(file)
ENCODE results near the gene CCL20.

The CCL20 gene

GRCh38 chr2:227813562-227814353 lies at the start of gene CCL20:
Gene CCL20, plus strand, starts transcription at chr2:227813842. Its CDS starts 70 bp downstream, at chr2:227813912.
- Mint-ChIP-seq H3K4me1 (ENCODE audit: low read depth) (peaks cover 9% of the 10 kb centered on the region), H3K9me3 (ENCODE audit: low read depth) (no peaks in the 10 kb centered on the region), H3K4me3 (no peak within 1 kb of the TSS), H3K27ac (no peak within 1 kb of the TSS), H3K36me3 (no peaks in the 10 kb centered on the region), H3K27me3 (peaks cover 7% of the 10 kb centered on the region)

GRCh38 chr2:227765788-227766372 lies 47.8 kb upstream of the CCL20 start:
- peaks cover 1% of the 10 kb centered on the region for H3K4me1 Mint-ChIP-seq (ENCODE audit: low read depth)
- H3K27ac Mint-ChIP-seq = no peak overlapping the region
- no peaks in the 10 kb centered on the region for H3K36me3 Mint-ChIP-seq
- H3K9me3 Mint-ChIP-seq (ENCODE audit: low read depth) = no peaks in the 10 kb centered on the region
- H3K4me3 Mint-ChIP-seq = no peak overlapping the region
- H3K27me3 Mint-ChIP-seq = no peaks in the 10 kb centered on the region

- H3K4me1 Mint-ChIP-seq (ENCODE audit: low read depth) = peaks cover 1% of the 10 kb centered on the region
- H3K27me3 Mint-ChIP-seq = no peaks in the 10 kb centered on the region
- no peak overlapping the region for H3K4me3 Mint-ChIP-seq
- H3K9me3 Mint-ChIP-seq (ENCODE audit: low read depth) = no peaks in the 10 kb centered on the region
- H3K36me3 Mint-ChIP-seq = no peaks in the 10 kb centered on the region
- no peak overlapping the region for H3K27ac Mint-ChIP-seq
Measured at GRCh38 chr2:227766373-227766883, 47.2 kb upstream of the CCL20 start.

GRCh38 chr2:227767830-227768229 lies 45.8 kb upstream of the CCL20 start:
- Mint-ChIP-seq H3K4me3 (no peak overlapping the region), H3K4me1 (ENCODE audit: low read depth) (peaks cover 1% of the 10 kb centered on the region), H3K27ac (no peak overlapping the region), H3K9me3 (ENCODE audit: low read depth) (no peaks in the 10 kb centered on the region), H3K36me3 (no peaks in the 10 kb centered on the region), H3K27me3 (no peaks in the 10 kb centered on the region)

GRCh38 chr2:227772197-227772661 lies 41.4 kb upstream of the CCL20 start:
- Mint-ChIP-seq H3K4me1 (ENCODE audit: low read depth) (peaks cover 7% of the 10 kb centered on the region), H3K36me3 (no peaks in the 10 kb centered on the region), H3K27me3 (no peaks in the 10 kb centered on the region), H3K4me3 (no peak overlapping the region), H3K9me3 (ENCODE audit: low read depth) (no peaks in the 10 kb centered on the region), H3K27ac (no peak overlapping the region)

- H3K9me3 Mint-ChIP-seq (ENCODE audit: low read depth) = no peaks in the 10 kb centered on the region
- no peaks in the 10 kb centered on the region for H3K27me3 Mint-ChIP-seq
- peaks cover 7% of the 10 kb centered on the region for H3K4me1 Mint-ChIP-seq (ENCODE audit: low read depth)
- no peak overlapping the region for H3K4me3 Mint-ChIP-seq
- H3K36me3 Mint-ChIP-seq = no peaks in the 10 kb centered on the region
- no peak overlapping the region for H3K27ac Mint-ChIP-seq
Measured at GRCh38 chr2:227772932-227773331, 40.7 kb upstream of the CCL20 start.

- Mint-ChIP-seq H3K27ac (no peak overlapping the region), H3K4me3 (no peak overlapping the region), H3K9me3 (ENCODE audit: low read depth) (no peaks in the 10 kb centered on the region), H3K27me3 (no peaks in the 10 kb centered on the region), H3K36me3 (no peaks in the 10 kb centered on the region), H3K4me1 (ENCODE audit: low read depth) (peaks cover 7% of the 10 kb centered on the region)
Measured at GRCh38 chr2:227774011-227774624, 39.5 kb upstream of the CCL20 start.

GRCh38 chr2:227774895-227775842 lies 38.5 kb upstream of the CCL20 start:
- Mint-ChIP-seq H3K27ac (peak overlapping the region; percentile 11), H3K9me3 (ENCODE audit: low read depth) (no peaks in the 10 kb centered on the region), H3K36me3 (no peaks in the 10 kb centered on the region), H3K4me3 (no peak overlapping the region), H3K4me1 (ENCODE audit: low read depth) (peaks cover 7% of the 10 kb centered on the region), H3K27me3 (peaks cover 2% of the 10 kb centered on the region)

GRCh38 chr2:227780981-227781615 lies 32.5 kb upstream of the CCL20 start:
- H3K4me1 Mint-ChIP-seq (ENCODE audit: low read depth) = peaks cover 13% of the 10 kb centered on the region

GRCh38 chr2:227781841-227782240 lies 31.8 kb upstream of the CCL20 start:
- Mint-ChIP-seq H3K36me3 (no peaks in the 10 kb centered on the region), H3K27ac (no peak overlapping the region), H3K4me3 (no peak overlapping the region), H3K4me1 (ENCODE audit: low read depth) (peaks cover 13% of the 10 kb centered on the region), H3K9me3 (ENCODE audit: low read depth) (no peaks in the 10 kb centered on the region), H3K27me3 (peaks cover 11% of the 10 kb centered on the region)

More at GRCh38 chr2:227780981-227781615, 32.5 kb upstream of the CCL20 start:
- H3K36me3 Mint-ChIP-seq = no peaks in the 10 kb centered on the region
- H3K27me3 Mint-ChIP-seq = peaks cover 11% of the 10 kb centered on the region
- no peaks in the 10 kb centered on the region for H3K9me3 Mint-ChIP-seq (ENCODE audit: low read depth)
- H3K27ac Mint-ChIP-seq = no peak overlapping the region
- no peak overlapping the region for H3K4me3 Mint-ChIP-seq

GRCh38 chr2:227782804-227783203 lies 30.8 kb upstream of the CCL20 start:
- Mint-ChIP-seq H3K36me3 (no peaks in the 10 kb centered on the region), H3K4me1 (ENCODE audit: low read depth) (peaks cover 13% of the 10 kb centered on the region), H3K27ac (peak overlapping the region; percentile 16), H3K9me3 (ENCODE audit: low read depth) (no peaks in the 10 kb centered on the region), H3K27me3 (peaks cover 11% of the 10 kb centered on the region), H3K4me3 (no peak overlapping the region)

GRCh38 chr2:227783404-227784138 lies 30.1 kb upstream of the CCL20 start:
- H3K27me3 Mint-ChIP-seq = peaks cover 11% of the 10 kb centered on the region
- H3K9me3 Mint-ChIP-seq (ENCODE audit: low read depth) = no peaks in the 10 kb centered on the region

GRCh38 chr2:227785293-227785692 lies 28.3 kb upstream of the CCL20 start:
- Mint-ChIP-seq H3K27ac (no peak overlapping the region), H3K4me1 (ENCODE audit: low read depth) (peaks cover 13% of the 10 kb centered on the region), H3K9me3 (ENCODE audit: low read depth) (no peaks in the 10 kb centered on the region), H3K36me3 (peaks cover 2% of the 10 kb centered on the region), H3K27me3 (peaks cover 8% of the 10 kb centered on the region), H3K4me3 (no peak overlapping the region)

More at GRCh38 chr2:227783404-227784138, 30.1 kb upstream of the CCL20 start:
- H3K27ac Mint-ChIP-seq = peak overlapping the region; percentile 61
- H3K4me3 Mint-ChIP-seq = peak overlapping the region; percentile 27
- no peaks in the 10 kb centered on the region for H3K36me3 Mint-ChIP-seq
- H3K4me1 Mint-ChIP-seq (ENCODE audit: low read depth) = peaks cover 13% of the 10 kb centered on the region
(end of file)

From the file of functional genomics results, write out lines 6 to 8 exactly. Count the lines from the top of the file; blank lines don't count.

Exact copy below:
GRCh38 chr2:227765788-227766372 lies 47.8 kb upstream of the CCL20 start:
- peaks cover 1% of the 10 kb centered on the region for H3K4me1 Mint-ChIP-seq (ENCODE audit: low read depth)
- H3K27ac Mint-ChIP-seq = no peak overlapping the region